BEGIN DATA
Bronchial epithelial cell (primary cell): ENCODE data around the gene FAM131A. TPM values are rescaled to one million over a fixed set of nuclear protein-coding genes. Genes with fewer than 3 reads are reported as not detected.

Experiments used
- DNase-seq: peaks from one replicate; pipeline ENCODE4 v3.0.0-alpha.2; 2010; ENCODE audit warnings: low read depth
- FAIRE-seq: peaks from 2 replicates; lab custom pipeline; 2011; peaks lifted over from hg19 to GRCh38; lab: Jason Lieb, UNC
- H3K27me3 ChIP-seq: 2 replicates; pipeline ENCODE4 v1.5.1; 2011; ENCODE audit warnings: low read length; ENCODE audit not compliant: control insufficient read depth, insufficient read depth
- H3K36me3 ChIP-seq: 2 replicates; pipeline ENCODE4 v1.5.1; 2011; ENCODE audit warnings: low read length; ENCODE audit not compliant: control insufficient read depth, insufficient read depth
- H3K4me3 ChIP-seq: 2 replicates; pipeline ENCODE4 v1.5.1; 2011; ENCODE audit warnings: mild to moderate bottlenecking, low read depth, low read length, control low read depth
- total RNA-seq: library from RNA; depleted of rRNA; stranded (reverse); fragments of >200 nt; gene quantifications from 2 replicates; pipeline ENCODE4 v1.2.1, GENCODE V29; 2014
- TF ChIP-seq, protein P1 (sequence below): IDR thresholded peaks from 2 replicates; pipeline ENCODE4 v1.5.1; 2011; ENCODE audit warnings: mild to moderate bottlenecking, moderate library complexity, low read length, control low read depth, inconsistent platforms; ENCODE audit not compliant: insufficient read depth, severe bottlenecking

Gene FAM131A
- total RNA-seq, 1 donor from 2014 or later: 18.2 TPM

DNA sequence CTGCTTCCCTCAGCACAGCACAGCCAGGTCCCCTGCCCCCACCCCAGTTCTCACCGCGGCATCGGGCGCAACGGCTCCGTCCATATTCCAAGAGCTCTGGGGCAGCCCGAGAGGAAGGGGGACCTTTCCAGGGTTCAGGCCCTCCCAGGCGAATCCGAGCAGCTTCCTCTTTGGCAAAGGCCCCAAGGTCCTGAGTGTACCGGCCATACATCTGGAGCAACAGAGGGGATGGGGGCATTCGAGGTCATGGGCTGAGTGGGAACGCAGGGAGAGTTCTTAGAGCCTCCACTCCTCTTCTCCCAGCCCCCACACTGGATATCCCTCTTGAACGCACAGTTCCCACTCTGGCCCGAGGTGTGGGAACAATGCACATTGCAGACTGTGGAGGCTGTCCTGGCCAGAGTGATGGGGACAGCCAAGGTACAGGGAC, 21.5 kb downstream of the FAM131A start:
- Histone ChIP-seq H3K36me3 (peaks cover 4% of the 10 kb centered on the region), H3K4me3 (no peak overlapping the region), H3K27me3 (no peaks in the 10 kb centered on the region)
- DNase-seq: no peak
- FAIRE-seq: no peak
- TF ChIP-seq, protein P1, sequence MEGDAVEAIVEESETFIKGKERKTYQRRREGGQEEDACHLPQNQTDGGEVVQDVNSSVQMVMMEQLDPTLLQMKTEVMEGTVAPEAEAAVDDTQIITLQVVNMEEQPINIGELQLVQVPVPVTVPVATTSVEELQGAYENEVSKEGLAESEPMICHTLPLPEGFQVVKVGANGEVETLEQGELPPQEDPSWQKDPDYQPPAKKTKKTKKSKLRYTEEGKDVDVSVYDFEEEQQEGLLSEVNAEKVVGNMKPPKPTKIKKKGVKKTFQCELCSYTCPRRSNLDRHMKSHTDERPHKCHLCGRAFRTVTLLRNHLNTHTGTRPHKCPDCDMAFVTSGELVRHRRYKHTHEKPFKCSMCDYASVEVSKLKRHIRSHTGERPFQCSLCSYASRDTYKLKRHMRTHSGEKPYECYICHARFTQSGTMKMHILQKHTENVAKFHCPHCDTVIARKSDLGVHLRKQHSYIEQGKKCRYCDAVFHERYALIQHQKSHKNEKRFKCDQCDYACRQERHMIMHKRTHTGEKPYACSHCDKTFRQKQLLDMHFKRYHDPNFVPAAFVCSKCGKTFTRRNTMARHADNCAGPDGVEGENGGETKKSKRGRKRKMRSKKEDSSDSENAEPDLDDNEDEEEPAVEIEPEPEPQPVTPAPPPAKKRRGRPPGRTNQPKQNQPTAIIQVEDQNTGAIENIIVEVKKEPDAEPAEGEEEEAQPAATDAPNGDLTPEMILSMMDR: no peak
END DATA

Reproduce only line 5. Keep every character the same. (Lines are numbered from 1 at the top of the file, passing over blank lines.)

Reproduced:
- H3K27me3 ChIP-seq: 2 replicates; pipeline ENCODE4 v1.5.1; 2011; ENCODE audit warnings: low read length; ENCODE audit not compliant: control insufficient read depth, insufficient read depth